Why We Love Football: Service Mettle

The 1946 Charity Game stands out for its crowd and as a return to normalcy after World War II.

Before everyone in Ohio rooted for the Buckeyes, they cheered for their high school team.

At the top of the high school football world was the annual Charity Game, which pitted the best team from the western and eastern conferences against each other at Cleveland Municipal Stadium. Proceeds benefited The Plain Dealer's Christmas Fund, and the 1946 game boasted the highest attendance of any high school game before or since. More than 70,000 people came out to watch the Cathedral Latin Lions take on their archrival Holy Name Green Wave.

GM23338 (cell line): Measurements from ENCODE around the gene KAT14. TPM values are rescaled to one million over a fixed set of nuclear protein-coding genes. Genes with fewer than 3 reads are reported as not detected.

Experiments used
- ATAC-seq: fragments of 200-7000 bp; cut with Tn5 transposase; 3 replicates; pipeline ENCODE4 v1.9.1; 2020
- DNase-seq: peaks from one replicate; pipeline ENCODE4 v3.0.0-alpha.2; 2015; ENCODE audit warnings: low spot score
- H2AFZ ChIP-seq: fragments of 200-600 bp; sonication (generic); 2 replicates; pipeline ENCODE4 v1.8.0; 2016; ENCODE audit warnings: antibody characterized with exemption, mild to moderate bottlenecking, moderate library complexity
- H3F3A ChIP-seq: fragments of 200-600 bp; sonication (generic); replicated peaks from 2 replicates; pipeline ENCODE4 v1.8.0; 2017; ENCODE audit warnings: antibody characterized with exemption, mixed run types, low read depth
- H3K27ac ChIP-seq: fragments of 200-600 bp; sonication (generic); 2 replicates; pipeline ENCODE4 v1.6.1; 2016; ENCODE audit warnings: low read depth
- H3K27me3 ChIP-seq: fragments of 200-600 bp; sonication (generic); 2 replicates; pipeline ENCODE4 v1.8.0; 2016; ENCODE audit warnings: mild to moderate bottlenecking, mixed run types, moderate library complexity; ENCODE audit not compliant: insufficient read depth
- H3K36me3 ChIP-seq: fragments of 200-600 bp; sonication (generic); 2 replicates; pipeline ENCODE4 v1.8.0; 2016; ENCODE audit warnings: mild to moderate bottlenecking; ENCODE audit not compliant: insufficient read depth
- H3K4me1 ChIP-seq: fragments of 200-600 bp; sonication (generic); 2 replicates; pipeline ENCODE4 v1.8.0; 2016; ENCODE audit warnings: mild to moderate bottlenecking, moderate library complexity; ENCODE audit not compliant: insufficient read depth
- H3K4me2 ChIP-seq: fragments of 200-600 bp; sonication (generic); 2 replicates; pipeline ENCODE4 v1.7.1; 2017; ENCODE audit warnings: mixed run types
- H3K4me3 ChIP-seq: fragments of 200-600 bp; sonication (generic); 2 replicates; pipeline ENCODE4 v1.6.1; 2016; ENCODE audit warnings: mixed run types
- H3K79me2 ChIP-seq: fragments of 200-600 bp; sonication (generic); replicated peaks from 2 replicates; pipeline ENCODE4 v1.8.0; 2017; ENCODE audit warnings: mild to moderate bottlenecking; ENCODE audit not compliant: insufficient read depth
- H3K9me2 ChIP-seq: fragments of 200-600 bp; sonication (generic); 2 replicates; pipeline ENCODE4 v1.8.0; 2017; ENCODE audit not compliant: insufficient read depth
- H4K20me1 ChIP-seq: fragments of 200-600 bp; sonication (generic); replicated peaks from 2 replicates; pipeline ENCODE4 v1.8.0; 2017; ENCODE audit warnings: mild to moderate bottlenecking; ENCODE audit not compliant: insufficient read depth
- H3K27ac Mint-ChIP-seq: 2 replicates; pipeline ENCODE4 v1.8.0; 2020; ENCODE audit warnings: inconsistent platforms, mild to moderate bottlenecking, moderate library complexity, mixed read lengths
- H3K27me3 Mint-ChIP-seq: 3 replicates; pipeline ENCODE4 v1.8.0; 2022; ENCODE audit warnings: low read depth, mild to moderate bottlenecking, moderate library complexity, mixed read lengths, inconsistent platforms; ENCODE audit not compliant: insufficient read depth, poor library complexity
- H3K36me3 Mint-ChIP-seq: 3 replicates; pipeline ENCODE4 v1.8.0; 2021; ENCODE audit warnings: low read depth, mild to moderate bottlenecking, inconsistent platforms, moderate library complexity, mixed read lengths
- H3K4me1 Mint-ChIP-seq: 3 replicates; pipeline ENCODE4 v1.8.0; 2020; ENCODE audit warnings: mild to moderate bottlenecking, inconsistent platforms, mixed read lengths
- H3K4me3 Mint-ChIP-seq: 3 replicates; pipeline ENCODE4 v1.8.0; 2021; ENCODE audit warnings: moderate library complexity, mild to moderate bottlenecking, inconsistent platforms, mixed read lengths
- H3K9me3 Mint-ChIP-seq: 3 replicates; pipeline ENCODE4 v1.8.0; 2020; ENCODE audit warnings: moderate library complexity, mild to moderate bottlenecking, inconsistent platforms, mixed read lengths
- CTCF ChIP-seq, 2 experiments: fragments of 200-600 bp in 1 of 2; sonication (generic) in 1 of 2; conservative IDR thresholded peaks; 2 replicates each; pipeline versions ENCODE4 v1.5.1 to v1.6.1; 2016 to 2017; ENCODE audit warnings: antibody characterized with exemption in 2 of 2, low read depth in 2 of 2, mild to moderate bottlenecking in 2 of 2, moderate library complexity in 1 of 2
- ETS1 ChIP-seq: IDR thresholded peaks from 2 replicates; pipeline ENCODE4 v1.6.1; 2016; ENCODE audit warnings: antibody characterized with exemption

Tony Ferrante, class of 1949, played quarterback for Holy Name. And besides his constant focus on how good Latin was — "They beat the hell out of us," he says — he remembers the stadium's energy. "Running through the dugout from the locker room and coming up on the steps, the feeling was ... it gave you the chills," Ferrante says.

Holy Name lost to Latin 35-6 that year, but trounced the Lions in the Charity Game of 1947, ending that school's 37-game winning streak, Ferrante says.

In November 1946, Ferrante had just turned 16. But for so many young men who had recently come home from fighting in World War II, high school football — and the 1946 Charity Game especially — allowed a return to normalcy.

"Guys were coming back from the service, and at that time college football wasn't very big," Ferrante recalls. "It was really a big thing, that Charity Game, and it's something I still remember like it was yesterday. It was just an adventure." 

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